The RS200 surprised us with its ability to produce abyssal and powerful lows.

Next, we tested the performance of the McIntosh RS200’s optical digital input. For this we connected it to the Pioneer UDP-LX500 UHD 4K Blu-ray player using a Norstone Jura Optic optical cable. After we inserted the jazz album The Famous Sound of the Three Blind Mice Vol.2 and selected a piano piece with substantial dynamic shifts, the McIntosh RS200 revealed its full potential. The highs and mids were reproduced with finesse, while the lows filled the room so that we could almost imagine that the pianist was right in front of us. On a more groovy track, the brass instruments were exhilarating and superbly spatialized. However, to avoid a bass-saturated restitution it is important not to turn the volume all the way up.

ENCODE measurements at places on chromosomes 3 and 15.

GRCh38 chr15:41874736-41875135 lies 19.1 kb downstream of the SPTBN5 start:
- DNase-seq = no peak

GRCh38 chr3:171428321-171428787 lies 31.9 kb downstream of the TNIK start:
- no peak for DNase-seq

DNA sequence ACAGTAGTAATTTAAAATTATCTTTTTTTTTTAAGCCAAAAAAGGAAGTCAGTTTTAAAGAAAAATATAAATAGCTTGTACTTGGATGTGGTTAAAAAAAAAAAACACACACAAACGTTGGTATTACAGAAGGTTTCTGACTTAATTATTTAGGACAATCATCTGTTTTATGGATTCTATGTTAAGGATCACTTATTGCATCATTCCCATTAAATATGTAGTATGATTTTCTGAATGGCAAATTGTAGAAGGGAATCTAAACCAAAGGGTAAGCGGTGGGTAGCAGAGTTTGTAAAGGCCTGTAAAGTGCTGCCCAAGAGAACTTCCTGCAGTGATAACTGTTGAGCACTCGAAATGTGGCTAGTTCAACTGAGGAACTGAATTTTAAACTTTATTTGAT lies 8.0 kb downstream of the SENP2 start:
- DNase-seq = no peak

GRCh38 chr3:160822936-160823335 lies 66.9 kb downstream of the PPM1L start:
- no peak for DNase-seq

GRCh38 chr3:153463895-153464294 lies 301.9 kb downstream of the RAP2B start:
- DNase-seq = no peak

The highs and mids were reproduced with finesse, while the lows filled the room.

Finally, we connected the McIntosh RS200 to an OLED 4K TV using an Audioquest Cinnamon HDMI cable in order to receive sound from the Pioneer UDP-LX500, itself connected to the television via HDMI. We were able to analyze the RS200’s performance when used as a soundbar. With the blu-ray version of Mad Max Fury Road, the McIntosh RS200 soundbar was very impressive. It delivered dynamic sound with a soundstage that was much more extensive than it was when we had previously listened to music. During the car chase scene through the desert, the spatialization of sound effects was excellent, with machine gun fire that seemed to come from different areas in the room, as well as tangible, believable explosions. Even though we didn’t get the opportunity to test it with surround speakers, the RS200 had no trouble plunging us right into the heart of the action. For nightime sessions, the VU meter’s backlighting can be reduced or even turned off to eliminate any distractions.

Used as a soundbar, the McIntosh RS200 provides dynamic sound, along with a very extensive soundstage.

McIntosh RS200: compared to…